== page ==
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1936-1937 (The Alternative Takes in Chronological Order)

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Album Review

Benny Carter went to London, then to Holland. Everywhere he visited, musicians gathered round and helped him to make jazz records, first for English Vocalion and then for Dutch Decca. Although both takes of "Swingin' at Maida Vale" are bracing examples of precise, hot, mid- '30s British big band swing, with the exception of this title and "Gin and Jive," much of the material on the first half of this disc is slow and ruminative. The real treat is "Nightfall," a gentle study featuring Benny Carter on tenor saxophone. Already notable as a multi-instrumentalist who juggled trumpet, alto sax, clarinet, and piano, Carter rarely recorded with the tenor sax during this part of his career. The smaller ensembles are even tastier; guitarist Bernard Addison is heard in a quartet backing Carter on "Waltzing the Blues." Two sides are more or less saddled with vocals by the tremulous Elisabeth Welch. Carter made three more hot sides with an English big band before venturing into deepest darkest Holland for a "Ramblers" session analogous to what Coleman Hawkins had accomplished there in 1935, and was to achieve again about a month later, with an almost identical band. Indeed, Hawkins shows up in Carter's orchestra on the very last track, recorded in the Hague in August of 1937. By this time, American jazz musicians were received as cultural heroes in most of Europe, while at the same time being demonized by the ethno-phobic government in Nazi Germany. These initially rejected takes of solid, subversively inter-racial, inter-national jazz records from the mid-'30s come across today as precious and fulfilling, well-worth visiting and revisiting.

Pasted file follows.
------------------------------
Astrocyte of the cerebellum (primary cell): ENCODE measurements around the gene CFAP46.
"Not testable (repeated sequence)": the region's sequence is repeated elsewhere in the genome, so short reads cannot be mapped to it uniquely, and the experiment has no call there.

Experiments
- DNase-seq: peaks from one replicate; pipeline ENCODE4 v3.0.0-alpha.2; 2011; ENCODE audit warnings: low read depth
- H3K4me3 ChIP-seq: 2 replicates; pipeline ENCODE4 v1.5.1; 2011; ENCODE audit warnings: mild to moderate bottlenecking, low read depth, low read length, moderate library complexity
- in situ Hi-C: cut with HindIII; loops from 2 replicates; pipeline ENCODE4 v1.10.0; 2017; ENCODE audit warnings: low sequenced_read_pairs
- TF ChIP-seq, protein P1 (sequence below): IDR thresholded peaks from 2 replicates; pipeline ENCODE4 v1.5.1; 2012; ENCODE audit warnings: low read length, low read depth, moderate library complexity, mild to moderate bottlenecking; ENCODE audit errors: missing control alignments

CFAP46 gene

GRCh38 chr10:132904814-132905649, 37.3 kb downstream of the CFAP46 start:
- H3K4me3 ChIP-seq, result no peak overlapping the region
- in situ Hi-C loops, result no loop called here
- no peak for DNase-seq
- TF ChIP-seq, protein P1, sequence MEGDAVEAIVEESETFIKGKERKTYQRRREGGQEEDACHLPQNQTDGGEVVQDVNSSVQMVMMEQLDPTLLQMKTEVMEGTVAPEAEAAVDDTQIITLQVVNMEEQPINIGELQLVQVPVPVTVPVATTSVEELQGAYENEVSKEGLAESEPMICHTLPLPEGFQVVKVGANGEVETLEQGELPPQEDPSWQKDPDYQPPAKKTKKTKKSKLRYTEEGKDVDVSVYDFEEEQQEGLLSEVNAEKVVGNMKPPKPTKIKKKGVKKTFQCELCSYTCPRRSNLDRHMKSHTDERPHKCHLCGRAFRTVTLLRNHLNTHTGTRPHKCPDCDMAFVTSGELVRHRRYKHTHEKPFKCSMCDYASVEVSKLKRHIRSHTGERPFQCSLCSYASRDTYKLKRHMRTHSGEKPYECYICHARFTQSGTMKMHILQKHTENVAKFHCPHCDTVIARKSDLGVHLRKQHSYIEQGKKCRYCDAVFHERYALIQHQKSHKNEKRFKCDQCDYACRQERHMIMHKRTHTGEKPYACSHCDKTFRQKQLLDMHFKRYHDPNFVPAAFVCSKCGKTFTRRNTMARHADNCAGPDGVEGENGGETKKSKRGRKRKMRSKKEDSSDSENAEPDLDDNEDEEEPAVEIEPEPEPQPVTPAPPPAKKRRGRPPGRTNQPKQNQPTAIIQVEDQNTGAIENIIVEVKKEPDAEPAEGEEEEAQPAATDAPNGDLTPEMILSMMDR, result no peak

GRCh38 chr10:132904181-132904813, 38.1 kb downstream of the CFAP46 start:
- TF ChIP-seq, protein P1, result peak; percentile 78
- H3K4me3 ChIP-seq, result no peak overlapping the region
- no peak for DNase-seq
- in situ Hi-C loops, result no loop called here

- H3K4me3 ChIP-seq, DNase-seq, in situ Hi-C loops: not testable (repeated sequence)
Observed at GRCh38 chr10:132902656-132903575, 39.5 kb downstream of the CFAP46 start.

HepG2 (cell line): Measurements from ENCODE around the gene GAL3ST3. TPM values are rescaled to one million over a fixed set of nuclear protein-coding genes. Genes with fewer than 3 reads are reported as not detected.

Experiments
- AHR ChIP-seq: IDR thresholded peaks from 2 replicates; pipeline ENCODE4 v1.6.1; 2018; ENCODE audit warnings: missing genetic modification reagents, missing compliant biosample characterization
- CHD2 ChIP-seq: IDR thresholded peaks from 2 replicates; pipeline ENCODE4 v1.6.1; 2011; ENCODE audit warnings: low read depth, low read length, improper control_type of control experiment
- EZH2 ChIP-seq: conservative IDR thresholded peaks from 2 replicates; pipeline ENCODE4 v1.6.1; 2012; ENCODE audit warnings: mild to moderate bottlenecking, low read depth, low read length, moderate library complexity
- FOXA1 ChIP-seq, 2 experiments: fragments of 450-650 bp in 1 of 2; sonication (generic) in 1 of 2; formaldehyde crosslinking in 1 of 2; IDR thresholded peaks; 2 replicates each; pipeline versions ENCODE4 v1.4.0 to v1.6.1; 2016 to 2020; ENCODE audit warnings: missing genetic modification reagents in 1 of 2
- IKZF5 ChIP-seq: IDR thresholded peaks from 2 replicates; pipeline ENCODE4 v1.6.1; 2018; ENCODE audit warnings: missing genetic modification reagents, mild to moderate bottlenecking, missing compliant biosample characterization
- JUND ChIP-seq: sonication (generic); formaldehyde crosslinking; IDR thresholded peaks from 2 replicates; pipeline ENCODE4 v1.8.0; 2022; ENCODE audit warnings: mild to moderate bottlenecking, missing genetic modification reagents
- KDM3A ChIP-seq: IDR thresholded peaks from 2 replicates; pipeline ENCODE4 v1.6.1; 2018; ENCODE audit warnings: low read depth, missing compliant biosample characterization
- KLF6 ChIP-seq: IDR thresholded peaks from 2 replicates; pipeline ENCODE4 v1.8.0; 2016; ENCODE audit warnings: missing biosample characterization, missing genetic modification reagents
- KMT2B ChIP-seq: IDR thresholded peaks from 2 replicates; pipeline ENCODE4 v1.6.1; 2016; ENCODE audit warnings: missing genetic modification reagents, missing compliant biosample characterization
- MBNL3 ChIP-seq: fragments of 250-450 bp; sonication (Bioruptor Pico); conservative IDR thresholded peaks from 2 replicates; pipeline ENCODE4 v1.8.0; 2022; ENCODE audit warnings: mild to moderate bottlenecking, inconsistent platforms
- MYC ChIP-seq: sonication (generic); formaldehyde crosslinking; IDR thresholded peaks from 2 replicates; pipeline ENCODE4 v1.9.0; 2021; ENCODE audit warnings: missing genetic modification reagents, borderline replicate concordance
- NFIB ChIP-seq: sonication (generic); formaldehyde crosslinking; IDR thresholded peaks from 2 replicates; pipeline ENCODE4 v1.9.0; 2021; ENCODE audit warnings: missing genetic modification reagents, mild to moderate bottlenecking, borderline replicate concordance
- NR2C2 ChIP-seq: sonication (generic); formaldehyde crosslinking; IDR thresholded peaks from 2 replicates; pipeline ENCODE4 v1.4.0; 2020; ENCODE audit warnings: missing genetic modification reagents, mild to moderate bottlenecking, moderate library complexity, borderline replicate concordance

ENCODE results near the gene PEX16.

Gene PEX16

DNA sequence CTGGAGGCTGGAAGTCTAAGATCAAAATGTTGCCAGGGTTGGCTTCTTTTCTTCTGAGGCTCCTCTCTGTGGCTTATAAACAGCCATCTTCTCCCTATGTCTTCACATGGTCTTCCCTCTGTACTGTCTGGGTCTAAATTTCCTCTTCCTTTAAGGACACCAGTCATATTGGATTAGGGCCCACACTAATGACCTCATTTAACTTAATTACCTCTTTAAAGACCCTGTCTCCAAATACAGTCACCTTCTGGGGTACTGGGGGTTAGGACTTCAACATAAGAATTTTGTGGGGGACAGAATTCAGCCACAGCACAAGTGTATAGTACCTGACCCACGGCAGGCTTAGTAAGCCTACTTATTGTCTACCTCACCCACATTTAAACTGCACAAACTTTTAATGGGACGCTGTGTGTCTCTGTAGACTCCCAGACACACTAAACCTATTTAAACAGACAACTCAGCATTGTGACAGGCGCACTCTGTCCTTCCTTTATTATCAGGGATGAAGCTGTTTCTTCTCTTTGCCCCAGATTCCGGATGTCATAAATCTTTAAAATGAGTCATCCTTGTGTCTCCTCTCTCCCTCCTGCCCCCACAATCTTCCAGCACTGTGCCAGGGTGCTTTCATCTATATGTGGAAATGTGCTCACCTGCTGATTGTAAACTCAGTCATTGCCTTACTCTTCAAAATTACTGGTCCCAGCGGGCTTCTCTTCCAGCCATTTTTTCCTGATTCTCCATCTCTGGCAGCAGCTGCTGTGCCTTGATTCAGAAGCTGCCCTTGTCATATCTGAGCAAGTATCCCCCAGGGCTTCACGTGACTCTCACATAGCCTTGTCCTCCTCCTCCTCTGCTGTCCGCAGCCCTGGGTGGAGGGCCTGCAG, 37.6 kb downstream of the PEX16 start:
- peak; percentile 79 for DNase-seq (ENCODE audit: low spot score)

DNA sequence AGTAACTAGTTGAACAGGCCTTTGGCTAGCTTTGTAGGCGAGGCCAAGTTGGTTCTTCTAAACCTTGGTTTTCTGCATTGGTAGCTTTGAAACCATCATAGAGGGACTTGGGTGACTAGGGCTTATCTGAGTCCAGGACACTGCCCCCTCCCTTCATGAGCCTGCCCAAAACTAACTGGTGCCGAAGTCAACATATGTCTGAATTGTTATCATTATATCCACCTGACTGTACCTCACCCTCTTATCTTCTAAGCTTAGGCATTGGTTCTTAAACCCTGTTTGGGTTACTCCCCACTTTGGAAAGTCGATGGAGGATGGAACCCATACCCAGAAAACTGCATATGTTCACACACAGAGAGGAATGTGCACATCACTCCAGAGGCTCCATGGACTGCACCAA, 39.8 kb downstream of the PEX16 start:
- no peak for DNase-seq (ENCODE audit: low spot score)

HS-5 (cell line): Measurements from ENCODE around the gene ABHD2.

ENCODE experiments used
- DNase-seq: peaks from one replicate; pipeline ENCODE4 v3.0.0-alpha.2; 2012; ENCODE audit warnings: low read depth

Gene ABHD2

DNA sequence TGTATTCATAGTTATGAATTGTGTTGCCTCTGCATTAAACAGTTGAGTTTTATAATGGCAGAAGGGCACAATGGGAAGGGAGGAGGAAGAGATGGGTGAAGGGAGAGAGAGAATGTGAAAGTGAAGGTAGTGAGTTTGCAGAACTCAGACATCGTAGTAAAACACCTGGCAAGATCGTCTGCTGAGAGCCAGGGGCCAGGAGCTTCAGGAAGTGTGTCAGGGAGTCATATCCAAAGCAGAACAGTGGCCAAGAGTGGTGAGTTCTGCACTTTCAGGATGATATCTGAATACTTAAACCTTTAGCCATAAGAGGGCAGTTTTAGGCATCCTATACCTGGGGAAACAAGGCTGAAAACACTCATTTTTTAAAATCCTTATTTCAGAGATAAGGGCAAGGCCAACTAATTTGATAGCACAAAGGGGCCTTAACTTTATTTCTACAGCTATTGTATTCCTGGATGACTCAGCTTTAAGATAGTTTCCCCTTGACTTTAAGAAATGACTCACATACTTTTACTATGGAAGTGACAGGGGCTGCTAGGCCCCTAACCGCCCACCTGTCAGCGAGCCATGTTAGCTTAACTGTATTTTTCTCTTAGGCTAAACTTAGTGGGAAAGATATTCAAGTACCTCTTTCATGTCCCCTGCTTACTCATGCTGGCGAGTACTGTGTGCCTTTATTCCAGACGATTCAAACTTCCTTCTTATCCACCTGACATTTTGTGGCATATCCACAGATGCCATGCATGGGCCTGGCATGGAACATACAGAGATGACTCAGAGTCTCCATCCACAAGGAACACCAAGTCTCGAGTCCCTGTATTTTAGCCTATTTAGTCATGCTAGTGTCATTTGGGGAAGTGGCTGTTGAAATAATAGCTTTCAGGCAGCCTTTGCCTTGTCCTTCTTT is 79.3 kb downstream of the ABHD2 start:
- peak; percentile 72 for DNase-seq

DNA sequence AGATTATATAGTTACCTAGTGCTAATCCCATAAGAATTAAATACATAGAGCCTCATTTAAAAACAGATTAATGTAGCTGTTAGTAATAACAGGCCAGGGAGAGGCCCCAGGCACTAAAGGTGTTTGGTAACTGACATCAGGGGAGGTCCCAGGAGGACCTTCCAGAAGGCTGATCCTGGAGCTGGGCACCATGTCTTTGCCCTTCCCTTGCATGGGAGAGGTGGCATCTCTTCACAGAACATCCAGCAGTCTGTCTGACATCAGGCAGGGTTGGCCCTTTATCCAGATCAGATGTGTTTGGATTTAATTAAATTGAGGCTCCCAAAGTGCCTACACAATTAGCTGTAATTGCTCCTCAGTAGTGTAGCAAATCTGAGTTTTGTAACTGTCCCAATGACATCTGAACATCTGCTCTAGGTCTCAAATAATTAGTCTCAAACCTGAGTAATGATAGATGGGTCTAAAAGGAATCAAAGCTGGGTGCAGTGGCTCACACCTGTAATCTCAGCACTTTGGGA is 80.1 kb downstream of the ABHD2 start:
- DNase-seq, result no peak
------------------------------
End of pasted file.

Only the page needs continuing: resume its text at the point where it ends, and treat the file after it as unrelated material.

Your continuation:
Born: 08 August 1907 in New York, NY

Genre: Jazz

Years Active: '20s, '30s, '40s, '50s, '60s, '70s, '80s, '90s

To say that Benny Carter had a remarkable and productive career would be an extreme understatement. As an altoist, arranger, composer, bandleader, and occasional trumpeter, Carter was at the top of his field since at least 1928, and in the late '90s, Carter was as strong an altoist at the age of 90 as he was in 1936 (when he was merely 28). His gradually evolving style did not change much through the decades, but neither did it become at all stale or predictable except in its excellence. Benny Carter...
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